For the second project in ELEC539, our group worked on image morphing. Morphing involves the image processin
g techniques of cross-fading and warping to morph one image into a completely different image. We divided the
tasks into two categories, morphing
algorithms and automatic feature detection algorithms.
In morphing the most difficult task is the warping of one
image into another image. It is the stretching and pulling
of the images that makes the morphing effect so realistic.
The actual morphing of the image can
be accomplished either by using morph points or morph lines.
Morph points are the markers that you set up on the start image
and the end image. The morphing program then uses these
markers to calculate how the initial image should bend/warp
to match the shape of the final image. The second method uses
lines (edges) instead of individual points. Both methods
produce very realistic morphing effects.
One of the most time consuming tasks in morphing is selecting
the points or lines in the initial and final image so that the
metamorphosis is smooth and natural. An algorithm to automatically
select the morphing markers would save a great deal of time
and money. To attack this problem
the other half of the project focused on automatically extracting
the critical points and lines for morphing. To do this we first looked
at various edge detection methods. We then used these techniques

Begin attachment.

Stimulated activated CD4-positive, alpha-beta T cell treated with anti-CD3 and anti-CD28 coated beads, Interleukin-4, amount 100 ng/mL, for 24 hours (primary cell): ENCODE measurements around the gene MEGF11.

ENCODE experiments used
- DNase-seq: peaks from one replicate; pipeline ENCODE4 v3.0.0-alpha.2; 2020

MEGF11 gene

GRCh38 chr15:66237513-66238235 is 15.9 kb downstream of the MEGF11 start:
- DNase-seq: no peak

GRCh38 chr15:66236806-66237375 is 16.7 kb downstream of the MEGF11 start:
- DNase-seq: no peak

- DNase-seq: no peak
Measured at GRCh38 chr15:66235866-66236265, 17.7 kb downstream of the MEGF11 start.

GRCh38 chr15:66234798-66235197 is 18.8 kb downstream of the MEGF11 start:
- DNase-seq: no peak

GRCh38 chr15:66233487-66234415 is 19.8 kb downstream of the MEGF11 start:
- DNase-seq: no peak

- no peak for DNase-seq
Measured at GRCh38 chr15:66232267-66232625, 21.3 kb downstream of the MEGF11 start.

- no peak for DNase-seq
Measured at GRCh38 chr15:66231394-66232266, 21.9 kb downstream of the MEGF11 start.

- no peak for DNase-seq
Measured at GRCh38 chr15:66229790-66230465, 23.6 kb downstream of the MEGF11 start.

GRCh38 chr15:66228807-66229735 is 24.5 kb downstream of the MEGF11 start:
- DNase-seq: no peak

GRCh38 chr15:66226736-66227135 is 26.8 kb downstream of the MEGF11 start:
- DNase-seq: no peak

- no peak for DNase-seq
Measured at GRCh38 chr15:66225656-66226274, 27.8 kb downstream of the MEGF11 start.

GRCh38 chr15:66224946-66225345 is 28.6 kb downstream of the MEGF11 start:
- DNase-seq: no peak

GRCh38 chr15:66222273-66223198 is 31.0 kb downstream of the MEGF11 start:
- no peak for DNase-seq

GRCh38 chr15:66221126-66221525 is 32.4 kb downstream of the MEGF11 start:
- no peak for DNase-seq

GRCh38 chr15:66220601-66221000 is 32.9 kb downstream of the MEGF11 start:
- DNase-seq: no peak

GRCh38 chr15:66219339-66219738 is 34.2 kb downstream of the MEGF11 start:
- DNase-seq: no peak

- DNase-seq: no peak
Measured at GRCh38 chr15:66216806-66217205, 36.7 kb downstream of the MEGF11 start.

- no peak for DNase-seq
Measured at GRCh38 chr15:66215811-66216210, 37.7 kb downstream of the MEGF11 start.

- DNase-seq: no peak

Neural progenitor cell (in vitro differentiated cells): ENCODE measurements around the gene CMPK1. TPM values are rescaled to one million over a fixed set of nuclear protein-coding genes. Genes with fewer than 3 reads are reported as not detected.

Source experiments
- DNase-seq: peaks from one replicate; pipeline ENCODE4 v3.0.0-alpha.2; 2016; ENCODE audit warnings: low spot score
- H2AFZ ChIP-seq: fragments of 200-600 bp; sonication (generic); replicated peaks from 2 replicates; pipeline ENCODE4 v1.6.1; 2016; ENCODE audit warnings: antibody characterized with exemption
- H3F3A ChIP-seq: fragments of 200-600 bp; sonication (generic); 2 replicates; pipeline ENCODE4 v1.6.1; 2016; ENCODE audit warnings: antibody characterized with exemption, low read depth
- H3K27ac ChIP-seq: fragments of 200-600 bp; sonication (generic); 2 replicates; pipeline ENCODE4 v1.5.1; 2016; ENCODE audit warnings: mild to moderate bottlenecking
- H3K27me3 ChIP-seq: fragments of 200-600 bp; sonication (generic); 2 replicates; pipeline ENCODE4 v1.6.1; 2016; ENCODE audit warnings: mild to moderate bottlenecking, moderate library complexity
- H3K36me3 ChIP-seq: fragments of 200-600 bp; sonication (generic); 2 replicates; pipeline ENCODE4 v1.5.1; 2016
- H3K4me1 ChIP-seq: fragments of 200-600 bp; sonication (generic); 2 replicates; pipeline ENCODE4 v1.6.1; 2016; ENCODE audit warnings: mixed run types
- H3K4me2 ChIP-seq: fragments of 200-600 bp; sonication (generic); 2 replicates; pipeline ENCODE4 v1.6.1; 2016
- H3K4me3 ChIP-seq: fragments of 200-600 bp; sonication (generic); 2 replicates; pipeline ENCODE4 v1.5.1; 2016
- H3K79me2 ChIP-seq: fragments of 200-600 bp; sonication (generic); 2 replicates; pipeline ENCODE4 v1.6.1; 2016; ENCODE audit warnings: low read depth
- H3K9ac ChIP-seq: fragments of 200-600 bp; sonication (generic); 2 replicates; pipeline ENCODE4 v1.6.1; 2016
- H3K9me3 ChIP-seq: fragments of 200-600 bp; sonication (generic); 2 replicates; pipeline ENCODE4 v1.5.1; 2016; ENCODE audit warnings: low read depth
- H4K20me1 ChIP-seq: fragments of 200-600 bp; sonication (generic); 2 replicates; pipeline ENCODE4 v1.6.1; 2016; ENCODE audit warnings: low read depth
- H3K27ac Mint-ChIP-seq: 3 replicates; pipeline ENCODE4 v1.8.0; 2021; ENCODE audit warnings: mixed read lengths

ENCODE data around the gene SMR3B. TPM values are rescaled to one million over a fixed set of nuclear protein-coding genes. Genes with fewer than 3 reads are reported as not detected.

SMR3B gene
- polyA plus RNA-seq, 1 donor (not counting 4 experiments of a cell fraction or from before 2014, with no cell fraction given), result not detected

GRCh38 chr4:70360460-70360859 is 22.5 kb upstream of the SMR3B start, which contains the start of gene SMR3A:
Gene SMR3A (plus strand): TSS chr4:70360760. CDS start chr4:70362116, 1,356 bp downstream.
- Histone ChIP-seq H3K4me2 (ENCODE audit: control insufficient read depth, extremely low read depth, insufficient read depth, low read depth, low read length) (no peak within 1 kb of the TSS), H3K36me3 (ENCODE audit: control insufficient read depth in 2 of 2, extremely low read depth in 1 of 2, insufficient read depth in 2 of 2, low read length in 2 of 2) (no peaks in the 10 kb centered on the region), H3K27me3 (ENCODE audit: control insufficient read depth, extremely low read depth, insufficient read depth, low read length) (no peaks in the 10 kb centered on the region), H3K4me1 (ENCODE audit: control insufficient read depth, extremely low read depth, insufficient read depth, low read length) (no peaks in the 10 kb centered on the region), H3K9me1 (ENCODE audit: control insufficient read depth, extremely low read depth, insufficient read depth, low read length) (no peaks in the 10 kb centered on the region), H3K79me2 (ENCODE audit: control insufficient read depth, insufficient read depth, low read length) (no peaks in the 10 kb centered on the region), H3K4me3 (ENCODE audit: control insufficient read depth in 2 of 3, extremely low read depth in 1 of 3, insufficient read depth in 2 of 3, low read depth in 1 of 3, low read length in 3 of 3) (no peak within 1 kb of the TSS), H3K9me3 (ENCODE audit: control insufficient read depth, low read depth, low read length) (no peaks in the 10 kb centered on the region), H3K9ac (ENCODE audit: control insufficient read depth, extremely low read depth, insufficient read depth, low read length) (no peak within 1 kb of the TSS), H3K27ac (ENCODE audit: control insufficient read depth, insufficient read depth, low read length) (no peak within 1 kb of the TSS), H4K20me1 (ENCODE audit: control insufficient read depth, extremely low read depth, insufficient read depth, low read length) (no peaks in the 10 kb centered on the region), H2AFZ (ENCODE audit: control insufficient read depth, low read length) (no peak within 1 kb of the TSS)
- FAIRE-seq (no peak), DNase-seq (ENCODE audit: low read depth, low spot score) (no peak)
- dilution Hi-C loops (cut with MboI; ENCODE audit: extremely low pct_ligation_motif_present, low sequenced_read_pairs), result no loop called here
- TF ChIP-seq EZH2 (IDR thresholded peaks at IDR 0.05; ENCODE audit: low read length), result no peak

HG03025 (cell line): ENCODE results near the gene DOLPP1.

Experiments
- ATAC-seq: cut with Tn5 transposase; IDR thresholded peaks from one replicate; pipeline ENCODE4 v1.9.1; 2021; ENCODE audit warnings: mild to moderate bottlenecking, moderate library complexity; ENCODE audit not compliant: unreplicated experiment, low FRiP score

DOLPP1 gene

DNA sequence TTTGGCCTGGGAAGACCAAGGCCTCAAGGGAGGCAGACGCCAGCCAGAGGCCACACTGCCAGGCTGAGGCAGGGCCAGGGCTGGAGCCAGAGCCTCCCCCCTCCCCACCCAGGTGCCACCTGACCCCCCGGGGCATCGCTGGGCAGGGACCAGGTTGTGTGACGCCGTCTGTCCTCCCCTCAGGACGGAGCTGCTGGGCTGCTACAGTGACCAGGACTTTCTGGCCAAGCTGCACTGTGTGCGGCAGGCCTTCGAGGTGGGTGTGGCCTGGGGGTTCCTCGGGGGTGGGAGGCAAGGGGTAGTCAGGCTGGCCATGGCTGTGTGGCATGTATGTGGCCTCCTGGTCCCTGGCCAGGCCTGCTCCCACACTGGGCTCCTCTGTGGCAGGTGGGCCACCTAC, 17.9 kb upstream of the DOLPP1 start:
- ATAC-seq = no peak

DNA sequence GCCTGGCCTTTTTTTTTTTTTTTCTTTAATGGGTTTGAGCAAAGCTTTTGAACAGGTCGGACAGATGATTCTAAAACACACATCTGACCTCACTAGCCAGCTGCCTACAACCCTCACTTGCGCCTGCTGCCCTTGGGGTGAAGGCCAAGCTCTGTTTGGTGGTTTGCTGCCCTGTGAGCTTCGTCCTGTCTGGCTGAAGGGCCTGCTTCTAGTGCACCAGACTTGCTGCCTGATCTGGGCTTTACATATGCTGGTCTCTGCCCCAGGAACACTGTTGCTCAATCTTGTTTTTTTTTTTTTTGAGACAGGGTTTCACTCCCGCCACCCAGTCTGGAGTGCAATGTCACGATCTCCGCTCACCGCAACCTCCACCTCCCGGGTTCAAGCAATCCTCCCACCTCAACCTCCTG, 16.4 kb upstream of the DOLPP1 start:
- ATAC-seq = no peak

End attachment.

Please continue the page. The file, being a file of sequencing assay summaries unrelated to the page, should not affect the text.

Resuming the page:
to compare the lines found in the initial and final images. This was
a difficult task for two reasons. The first problem is the difference
in contrast between the two images. This causes the edges of the
eyes in one image to be of different amplitude from the eyes in another
image, making it very hard to match the two pairs. Secondly, translation
differences between the images make it difficult to identify which edge
should be mapped to which other edge. The question is one of whether the
edge is an eyelid, an eyebrow, or a lip.
In summary, we created two separate algorithms for morphing one image into
another image. We also succeeded in developing an automatic edge
extraction algorithm for selecting the lines and points of the metamorphosis.
While the individual selection of the morph points still produces a
we feel that we made great strides toward an automatic morphing process
and that in the future such a program is possible.